Last, weaddresssomeproblemswiththerecentlyintroducedLagrangiantech-
niques. While conceptually elegant and generally applicable, they suffer from an
enormous computational cost that we significantly use by developing an adaptive
approximation algorithm. This allows the application of such methods on very
large and complex numerical simulations.
Throughout this thesis, we will be concerned with flow visualization aspect of
general practical significance but we will particularly emphasize the remarkably
challenging visualization of the vortex breakdown phenomenon.Acknowledgements
I am grateful to have the chance to thank all those people who have helped and
supported me working on this dissertation. First of all, I would like to express my
sincerethankfulnesstoHansHagenforhisadviceandsupportduringmydoctoral
endeavor. As my doctoral advisor, he provided me with valuable suggestions and
comments in both scientific and non-scientific matters. I would also like to thank
myco-advisorGerikScheuermannforprovidingongoingsupportandmuchneeded
perspective.
AmongthemostpleasingaspectsofscientificresearchIconsidertheintellectual
exchange with collaborating researchers. First and foremost, I wish to express my
gratitude to Xavier Tricoche for the intense intellectual exchange he provided and
themanyminutedetailsofscientificpracticeIwasabletolearnfromhim, inspite
ofgeographicalseparationbytheAtlanticOcean. Furthermore,Iamalsoindebted
to my friends and colleagues at both the University of Kaiserslautern and the
University of Leipzig, most notably Inga Scheler and Tom Bobach, for providing
the friendly, collegial and supportive atmosphere that carried me throughout the
genesis of this work. I also wish to thank Markus Rut¨ ten, who, by providing me
with datasets and discussion, made possible much of this thesis.
Last-butcertainlynotleast-Iwishtothankmyfamily: myparents, fortheir
unwavering yet unobtrusive support, and my wife Leonie and my son Alexander,
for enduring many moods and working nights, for their ongoing encouragement
and confidence, and for showing me that anything is possible.Contents
1 A Brief Introduction to Flow Visualization 5
1.1 Modeling and Simulation . . . . . . . . . . . . . . . . . . . . . . . . 5
1.1.1 The Navier-Stokes Equation . . . . . . . . . . . . . . . . . . 6
1.1.2 Basic Equation . . . . . . . . . . . . . . . . . . . . . . . . . 6
1.1.3 Numerical Representation . . . . . . . . . . . . . . . . . . . 8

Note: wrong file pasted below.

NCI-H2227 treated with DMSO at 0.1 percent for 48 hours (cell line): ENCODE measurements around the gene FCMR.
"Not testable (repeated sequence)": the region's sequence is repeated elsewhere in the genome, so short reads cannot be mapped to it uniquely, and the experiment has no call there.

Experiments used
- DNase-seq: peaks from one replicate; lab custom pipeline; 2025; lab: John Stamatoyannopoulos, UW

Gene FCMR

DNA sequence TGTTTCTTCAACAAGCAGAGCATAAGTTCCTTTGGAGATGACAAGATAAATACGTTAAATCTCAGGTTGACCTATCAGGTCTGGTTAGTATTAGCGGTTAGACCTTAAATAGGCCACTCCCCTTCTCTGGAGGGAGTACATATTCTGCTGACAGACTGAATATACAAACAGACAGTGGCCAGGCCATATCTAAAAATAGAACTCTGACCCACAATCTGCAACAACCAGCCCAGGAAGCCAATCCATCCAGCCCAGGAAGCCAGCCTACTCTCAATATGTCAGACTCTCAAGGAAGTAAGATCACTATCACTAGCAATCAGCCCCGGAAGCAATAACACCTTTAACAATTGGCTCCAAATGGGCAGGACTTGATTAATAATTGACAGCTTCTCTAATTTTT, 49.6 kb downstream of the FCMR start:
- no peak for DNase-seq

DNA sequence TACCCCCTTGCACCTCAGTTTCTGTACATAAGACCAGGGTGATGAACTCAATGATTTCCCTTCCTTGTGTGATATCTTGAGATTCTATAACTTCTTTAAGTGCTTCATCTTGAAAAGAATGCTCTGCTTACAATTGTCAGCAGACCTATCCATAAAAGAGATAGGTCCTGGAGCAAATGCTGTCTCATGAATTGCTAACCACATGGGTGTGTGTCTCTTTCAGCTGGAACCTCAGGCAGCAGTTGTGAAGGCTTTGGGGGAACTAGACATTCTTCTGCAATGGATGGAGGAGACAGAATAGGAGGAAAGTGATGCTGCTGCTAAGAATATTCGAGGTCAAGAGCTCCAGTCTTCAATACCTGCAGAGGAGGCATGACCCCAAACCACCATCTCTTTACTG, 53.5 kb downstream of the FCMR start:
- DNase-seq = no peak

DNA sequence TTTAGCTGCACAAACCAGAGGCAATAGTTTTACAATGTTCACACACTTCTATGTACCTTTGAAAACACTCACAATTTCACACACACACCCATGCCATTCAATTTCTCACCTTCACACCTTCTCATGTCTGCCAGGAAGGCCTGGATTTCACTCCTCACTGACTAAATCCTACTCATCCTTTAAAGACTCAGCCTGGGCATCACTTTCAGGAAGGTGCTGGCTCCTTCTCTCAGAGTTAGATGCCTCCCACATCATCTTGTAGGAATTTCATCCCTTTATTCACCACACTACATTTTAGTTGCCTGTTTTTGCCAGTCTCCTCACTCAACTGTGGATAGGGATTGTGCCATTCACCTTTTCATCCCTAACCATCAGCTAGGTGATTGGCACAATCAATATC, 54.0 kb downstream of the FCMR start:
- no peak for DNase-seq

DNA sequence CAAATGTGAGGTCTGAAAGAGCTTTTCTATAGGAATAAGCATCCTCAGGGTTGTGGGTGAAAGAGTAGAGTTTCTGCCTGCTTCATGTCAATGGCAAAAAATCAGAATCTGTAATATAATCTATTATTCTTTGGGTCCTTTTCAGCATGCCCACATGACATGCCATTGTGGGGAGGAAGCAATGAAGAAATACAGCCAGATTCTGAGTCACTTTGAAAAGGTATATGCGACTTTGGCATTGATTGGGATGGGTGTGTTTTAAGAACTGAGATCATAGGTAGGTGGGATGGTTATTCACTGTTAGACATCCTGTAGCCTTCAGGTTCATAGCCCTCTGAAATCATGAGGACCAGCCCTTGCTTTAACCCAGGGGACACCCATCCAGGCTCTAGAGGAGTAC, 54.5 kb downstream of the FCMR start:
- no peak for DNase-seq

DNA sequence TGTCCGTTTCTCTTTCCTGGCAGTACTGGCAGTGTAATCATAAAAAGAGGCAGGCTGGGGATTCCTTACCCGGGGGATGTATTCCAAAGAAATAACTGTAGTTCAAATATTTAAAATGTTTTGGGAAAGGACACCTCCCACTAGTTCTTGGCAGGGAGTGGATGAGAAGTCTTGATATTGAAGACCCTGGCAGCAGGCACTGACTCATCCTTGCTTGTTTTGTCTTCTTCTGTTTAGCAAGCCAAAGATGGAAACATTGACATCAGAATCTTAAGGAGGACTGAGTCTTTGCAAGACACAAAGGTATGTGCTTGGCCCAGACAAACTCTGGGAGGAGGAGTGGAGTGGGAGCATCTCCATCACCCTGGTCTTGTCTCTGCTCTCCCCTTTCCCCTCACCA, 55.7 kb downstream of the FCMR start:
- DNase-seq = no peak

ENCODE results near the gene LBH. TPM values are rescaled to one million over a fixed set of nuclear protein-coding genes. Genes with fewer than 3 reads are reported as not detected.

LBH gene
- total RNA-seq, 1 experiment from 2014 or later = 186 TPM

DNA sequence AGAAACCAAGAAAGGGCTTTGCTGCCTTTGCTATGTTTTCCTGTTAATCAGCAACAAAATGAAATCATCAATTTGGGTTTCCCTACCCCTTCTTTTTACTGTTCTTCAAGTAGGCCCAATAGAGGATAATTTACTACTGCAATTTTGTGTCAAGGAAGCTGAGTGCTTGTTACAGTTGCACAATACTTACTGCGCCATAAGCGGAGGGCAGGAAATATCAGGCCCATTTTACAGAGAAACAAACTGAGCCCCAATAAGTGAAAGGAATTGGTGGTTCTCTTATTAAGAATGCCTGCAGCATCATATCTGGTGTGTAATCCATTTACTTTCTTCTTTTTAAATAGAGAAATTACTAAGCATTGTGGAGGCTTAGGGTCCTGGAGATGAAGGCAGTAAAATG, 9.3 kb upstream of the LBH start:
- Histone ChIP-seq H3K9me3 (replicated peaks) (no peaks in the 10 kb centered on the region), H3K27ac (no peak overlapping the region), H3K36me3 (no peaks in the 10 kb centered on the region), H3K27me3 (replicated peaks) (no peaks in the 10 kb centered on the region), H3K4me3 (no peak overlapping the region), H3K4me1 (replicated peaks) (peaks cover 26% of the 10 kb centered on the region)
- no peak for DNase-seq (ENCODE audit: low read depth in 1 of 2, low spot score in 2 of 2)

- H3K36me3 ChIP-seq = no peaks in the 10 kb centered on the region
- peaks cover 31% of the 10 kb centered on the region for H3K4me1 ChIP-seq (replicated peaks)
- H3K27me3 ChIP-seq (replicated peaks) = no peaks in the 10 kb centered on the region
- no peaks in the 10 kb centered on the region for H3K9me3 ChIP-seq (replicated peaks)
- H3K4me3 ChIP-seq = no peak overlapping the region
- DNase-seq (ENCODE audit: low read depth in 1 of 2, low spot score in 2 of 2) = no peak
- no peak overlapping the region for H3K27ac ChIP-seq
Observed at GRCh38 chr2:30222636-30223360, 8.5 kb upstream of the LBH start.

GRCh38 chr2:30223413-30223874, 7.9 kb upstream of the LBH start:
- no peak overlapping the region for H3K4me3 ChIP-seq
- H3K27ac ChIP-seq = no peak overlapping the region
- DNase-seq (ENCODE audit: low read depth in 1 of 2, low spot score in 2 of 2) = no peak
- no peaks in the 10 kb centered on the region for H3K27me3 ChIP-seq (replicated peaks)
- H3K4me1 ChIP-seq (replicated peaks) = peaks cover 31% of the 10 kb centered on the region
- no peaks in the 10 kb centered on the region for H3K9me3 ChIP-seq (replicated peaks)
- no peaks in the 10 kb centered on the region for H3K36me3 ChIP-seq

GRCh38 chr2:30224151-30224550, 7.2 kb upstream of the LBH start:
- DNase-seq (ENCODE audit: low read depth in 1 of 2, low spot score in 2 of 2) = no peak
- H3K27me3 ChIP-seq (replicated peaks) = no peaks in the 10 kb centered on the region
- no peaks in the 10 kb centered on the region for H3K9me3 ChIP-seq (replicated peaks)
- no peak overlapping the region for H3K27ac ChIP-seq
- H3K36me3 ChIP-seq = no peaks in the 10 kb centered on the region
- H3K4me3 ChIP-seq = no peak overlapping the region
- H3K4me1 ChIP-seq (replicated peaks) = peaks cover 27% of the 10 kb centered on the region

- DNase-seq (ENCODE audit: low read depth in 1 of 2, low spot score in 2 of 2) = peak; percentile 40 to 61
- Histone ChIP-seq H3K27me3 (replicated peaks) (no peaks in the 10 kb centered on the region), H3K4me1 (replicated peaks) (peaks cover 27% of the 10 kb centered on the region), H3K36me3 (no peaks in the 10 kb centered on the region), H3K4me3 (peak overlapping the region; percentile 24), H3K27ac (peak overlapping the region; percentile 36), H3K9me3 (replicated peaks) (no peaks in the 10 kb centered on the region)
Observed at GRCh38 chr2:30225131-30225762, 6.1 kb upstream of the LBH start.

1.1.4 Lagrangian and Eulerian Perspectives . . . . . . . . . . . . . 9
1.1.5 Flow Features . . . . . . . . . . . . . . . . . . . . . . . . . . 10
1.2 Feature-Based Visualization . . . . . . . . . . . . . . . . . . . . . . 11
1.2.1 Vortices . . . . . . . . . . . . . . . . . . . . . . . . . . . . . 12
1.2.2 Separation and Attachment Lines . . . . . . . . . . . . . . . 12
1.3 Topology-Based Visualization . . . . . . . . . . . . . . . . . . . . . 14
1.4 Datasets . . . . . . . . . . . . . . . . . . . . . . . . . . . . . . . . . 14
1.4.1 Delta Wing . . . . . . . . . . . . . . . . . . . . . . . . . . . 14
1.4.2 Rotating Lid Cylinder . . . . . . . . . . . . . . . . . . . . . 15
1.4.3 High-Speed Train . . . . . . . . . . . . . . . . . . . . . . . . 15
1.4.4 K´arm´an vortex street . . . . . . . . . . . . . . . . . . . . . . 16
2 Vector Fields and Dynamical Systems 17
2.1 Basic Definitions and Fundamental Properties . . . . . . . . . . . . 17
2.2 Existence and Uniqueness . . . . . . . . . . . . . . . . . . . . . . . 19
2.3 Orbits and Invariant Sets . . . . . . . . . . . . . . . . . . . . . . . . 21
2.4 Critical Points . . . . . . . . . . . . . . . . . . . . . . . . . . . . . . 23
2.4.1 Linear Vector Fields . . . . . . . . . . . . . . . . . . . . . . 23
2.4.2 General Case . . . . . . . . . . . . . . . . . . . . . . . . . . 27
2.5 Topological Graph . . . . . . . . . . . . . . . . . . . . . . . . . . . 30
2.6 Poincar´e Index . . . . . . . . . . . . . . . . . . . . . . . . . . . . . 31
2.7 Parameter-dependent Dynamical Systems. . . . . . . . . . . . . . . 33
2.8 A Note on Divergence-Free Vector Fields . . . . . . . . . . . . . . . 37
2.9 Lyapunov Exponents and Chaos . . . . . . . . . . . . . . . . . . . . 37
2.10 Numerical Treatment . . . . . . . . . . . . . . . . . . . . . . . . . . 38